For a heart surgeon, there comes a point with a heart, when the diseased part is bad enough that it can’t be fixed. No matter how hard he tries, it is going to take a miracle to save the owner of that heart. That was the place that Dr Christiaan Neethling Barnard was facing in November 1967. His patient, 54-year-old Louis Washkansky was…well, dying, with little hope of survival. Heart transplants weren’t done every day like they are these days, and Barnard had told Mr and Mrs Washkansky that the operation had an 80% chance of success, an assessment which has been criticized as misleading, but by the same token, Mr Washkansky had no chance of survival without the transplant. Then, the opportunity presented itself, in the form of accident victim, Denise Darvall.
The time had come, and on December 3, 1967, Darvall’s heart was transplanted by Dr Bernard into Washkansky. As with any new procedure, there were the inevitable risks, and while Washkansky regained full consciousness and was able to talk easily with his wife, he developed pneumonia eighteen days later and because of his compromised immune system, due largely to the anti-rejection drugs, he died eighteen days later of pneumonia, largely brought on by the anti-rejection drugs that suppressed his immune system. Dr Bernard could have given up, but he did not. His second heart transplant patient, Philip Blaiberg received his new heart in 1968, and while his life after that was not long, he did live another year and a half. Of course, these days, the heart transplant patient has a much better prognosis because of how much medical procedures have improved.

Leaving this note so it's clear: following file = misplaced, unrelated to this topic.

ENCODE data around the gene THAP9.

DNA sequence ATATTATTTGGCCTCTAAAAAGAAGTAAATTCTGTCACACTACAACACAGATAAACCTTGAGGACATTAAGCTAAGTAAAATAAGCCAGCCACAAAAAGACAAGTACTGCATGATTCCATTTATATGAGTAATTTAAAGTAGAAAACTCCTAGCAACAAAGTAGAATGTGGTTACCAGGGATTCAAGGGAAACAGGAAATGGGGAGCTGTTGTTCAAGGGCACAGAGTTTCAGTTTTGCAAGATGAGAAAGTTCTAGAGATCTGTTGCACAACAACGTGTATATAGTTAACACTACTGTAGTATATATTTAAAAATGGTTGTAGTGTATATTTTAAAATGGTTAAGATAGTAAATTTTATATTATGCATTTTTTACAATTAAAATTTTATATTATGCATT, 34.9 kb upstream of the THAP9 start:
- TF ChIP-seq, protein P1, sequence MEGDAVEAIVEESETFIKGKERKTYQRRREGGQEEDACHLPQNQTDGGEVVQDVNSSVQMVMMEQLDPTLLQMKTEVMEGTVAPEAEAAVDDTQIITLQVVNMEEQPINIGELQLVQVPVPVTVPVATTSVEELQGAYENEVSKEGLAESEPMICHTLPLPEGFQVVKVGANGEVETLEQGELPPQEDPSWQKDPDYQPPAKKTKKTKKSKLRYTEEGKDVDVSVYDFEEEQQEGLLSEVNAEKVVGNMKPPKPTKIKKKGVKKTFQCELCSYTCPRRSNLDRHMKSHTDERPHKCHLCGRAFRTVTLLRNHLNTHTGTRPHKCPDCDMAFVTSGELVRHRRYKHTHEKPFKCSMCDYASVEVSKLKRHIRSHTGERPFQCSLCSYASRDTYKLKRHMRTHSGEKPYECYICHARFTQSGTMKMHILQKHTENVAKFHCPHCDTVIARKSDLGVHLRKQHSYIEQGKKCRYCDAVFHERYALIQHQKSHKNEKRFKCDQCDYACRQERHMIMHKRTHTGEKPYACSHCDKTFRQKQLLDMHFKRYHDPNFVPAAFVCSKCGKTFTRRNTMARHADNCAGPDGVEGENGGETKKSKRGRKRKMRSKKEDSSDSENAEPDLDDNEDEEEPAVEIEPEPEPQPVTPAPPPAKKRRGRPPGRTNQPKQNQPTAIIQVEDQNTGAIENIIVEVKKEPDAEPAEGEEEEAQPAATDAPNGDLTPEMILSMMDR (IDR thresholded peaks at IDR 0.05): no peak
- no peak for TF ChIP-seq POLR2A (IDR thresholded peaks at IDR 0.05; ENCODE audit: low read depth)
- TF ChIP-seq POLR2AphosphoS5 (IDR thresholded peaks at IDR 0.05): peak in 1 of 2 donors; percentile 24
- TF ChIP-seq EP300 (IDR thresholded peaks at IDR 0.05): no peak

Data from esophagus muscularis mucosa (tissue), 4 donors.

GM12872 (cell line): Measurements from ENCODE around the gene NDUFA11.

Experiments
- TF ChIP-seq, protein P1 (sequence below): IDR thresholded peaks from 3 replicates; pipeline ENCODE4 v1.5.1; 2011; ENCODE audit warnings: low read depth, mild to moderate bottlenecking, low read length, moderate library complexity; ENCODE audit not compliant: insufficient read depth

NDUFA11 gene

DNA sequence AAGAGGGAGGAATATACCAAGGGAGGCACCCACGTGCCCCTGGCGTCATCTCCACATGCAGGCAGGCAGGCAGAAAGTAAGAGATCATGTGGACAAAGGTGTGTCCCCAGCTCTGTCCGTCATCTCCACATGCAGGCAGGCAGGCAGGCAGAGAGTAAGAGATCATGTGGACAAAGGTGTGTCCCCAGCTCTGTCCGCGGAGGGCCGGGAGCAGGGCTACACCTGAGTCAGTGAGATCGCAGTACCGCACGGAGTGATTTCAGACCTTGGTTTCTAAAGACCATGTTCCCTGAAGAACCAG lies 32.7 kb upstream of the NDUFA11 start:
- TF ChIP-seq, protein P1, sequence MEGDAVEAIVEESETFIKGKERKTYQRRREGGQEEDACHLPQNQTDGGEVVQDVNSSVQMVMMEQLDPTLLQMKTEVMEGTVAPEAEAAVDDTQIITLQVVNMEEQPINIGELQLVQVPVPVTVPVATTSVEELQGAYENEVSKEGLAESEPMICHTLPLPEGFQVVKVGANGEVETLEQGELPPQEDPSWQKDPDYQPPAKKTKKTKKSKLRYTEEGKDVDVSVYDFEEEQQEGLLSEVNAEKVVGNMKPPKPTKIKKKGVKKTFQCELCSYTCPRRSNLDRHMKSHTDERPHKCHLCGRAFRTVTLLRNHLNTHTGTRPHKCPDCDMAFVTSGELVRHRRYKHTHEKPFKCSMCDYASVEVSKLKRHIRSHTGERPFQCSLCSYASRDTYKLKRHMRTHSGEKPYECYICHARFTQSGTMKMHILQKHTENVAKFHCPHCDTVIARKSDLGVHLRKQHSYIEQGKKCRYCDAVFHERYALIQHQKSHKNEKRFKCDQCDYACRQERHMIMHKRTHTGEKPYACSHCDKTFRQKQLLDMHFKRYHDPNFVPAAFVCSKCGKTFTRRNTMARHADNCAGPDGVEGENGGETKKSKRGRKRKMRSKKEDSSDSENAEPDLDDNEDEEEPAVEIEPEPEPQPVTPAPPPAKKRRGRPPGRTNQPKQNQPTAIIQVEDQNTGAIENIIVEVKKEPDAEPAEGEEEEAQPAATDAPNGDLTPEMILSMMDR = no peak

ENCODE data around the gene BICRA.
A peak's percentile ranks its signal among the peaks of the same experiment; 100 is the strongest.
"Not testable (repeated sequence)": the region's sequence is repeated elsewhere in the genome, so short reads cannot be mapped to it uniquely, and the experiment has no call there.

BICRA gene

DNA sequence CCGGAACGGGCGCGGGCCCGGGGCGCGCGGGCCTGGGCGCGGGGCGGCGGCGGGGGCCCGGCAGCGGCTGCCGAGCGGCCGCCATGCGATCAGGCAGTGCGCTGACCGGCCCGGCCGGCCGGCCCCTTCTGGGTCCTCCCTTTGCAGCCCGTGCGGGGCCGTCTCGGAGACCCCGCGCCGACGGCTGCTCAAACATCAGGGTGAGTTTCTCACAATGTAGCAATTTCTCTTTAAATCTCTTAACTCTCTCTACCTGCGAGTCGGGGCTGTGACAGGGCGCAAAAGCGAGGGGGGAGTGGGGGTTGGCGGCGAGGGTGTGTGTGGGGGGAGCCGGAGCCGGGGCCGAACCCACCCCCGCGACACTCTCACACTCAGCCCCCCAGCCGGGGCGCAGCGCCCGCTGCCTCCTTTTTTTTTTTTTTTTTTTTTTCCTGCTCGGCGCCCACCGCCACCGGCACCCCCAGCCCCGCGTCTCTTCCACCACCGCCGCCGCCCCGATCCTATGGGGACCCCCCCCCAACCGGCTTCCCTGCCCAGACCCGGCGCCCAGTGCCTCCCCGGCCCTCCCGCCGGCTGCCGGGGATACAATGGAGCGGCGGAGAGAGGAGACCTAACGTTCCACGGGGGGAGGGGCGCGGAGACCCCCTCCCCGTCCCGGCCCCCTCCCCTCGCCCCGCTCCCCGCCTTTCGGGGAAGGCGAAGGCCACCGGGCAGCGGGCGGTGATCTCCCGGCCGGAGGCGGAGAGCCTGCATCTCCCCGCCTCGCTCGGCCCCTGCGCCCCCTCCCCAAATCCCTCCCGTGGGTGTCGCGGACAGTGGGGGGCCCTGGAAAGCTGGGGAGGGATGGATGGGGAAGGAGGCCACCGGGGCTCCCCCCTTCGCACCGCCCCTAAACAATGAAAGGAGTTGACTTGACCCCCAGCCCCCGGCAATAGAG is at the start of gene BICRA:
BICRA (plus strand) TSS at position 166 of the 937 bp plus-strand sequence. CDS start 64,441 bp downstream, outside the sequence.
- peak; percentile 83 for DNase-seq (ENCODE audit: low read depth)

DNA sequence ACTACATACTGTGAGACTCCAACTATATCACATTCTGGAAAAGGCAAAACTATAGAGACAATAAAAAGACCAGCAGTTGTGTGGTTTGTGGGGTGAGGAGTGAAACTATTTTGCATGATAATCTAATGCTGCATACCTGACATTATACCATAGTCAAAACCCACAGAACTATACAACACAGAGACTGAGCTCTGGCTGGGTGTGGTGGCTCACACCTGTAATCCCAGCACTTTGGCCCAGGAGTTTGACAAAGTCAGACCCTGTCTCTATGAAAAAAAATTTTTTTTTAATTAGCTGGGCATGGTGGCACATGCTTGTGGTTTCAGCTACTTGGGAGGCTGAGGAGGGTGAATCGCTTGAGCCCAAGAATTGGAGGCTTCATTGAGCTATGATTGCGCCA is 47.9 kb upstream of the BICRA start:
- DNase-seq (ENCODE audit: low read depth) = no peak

Born in Beaufort West, Cape Province, South Africa, on November 8, 1922, Bernard studied medicine and practiced for several years in his native South Africa. As a young doctor, he experimented on dogs, which I suppose might make some people angry. Nevertheless, Barnard developed a remedy for the infant defect of intestinal atresia. Intestinal atresia refers to a part of the fetal bowel that is not developed, and the intestinal tract becomes partially or completely blocked (bowel obstruction). His technique saved the lives of ten babies in Cape Town and was adopted by surgeons in Britain and the United States.
In 1955, Bernard decided to travel to the United States to further his studies. He was initially assigned further gastrointestinal work by Owen Harding Wangensteen at the University of Minnesota. Then, Bernard was introduced to the heart-lung machine, and was allowed to transfer to the service run by open heart surgery pioneer Walt Lillehei. After his study abroad, he returned to South Africa in 1958. Barnard was appointed head of the Department of Experimental Surgery at the Groote Schuur Hospital in Cape Town. After a long and successful career, Bernard retired as head of the Department of Cardiothoracic Surgery in Cape Town in 1983 after rheumatoid arthritis in his hands ended his surgical career. Still, he could not leave surgery completely alone. He became interested in anti-aging research, and in 1986 his reputation suffered when he promoted Glycel, an expensive “anti-aging” skin cream, whose approval was withdrawn by the United States Food and Drug Administration soon thereafter. During his remaining years, he established the Christiaan Barnard Foundation, which was dedicated to helping underprivileged children throughout the world. He died on September 2, 2001 at the age of 78 in Paphos, Cyprus after an asthma attack.